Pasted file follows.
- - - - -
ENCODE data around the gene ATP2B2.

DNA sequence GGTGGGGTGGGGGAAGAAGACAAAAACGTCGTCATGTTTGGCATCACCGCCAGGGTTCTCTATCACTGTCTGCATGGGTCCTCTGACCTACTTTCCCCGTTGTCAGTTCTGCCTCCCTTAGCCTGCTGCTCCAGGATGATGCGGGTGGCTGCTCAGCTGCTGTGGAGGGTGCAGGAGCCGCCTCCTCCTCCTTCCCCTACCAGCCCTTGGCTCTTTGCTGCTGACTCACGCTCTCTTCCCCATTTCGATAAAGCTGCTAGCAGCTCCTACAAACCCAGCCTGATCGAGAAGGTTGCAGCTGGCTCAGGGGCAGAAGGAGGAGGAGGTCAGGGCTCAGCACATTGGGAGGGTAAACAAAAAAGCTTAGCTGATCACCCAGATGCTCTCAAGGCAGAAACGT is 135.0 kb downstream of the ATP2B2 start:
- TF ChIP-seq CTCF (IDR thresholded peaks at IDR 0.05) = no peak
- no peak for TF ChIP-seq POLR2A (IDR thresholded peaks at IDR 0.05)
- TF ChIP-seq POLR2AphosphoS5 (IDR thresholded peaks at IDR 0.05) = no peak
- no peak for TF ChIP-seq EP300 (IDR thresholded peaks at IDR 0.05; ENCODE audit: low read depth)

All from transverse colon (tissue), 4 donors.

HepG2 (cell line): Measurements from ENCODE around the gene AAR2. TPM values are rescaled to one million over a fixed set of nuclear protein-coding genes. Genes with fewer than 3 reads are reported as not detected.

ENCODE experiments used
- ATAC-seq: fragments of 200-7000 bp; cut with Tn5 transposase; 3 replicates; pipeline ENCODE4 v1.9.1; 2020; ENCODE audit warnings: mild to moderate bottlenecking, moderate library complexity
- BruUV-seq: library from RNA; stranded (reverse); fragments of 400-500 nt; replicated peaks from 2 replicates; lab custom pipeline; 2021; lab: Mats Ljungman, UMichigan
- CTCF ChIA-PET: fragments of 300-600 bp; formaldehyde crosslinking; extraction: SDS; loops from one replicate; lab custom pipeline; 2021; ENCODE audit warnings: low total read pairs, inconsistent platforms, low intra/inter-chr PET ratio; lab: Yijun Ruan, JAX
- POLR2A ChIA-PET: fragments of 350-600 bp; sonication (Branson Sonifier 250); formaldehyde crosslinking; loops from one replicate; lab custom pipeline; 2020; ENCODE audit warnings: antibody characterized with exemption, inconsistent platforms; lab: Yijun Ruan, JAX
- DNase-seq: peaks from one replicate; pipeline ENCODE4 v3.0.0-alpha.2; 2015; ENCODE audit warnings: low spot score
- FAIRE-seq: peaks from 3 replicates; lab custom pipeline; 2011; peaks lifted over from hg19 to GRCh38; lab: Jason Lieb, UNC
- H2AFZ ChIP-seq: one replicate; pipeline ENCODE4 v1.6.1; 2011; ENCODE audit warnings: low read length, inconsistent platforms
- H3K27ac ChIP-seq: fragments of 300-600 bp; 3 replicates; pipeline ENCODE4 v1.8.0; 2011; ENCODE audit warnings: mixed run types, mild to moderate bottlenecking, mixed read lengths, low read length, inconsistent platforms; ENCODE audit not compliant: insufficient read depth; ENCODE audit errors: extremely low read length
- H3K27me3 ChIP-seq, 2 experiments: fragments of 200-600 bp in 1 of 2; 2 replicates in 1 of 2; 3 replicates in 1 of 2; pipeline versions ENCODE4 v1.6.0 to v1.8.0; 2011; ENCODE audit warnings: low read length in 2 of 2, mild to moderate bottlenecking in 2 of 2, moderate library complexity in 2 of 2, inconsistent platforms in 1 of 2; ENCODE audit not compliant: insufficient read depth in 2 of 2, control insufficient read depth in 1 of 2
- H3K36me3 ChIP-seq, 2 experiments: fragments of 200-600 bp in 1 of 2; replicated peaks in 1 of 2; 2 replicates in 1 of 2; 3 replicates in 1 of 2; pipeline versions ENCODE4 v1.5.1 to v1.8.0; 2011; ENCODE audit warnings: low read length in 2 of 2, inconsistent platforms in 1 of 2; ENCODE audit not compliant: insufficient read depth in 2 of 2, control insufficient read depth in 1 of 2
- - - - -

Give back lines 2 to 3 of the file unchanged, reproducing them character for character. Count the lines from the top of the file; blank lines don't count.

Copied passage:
DNA sequence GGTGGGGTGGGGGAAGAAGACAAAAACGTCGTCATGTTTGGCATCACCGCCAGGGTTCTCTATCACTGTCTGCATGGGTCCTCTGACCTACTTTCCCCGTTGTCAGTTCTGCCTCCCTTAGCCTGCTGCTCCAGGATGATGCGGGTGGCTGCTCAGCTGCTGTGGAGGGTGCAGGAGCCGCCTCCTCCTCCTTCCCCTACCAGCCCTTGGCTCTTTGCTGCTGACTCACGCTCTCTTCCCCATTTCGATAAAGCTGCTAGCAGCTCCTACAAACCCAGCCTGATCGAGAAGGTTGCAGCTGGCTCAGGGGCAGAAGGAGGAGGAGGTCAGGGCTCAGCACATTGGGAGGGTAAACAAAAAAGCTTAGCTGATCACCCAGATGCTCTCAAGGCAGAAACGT is 135.0 kb downstream of the ATP2B2 start:
- TF ChIP-seq CTCF (IDR thresholded peaks at IDR 0.05) = no peak